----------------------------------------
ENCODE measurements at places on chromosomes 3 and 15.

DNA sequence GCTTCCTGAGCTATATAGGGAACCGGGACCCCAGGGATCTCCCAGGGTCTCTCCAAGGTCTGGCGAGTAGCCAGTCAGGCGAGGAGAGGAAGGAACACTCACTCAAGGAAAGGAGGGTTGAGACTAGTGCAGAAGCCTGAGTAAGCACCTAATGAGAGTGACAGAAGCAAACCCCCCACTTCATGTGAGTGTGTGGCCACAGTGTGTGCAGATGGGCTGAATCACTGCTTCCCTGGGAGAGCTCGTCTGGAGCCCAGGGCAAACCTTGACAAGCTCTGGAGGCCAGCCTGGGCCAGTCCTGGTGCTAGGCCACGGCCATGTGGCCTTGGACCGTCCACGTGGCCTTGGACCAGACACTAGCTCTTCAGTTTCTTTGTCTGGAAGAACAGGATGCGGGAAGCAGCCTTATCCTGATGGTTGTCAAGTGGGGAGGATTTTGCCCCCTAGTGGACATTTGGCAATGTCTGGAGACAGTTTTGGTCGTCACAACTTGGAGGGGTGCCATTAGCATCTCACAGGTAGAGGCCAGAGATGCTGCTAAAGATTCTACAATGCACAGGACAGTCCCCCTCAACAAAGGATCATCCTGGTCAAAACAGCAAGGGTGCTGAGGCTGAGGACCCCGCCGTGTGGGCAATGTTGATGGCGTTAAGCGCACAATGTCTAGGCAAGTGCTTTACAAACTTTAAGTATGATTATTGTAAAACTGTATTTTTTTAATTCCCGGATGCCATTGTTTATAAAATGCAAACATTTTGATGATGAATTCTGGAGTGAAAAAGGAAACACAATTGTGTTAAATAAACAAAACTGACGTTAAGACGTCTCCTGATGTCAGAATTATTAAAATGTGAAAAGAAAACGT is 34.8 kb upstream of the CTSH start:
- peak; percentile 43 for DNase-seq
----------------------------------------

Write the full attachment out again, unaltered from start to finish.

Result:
ENCODE measurements at places on chromosomes 3 and 15.

DNA sequence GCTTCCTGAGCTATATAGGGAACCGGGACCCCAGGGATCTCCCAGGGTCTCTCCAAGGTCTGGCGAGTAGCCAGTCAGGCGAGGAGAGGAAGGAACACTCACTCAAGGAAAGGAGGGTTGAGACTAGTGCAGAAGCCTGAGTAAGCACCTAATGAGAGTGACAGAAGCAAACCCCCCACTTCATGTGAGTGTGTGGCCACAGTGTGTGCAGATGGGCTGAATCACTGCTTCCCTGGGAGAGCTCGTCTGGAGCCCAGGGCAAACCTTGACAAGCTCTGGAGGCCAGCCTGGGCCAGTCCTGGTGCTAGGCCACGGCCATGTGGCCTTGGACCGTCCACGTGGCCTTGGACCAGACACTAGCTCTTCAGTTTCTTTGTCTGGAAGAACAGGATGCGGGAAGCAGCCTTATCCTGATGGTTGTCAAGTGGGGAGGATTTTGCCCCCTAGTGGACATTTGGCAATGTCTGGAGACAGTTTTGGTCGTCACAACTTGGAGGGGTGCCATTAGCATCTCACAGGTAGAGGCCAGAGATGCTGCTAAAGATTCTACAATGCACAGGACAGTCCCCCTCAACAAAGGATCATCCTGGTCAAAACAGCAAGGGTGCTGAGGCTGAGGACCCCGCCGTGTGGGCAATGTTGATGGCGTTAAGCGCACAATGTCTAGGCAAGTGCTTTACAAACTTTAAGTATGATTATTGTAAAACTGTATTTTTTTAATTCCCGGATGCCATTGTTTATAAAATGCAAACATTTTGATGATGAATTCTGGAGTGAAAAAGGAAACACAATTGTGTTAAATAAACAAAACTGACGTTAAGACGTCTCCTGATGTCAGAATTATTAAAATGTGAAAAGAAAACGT is 34.8 kb upstream of the CTSH start:
- peak; percentile 43 for DNase-seq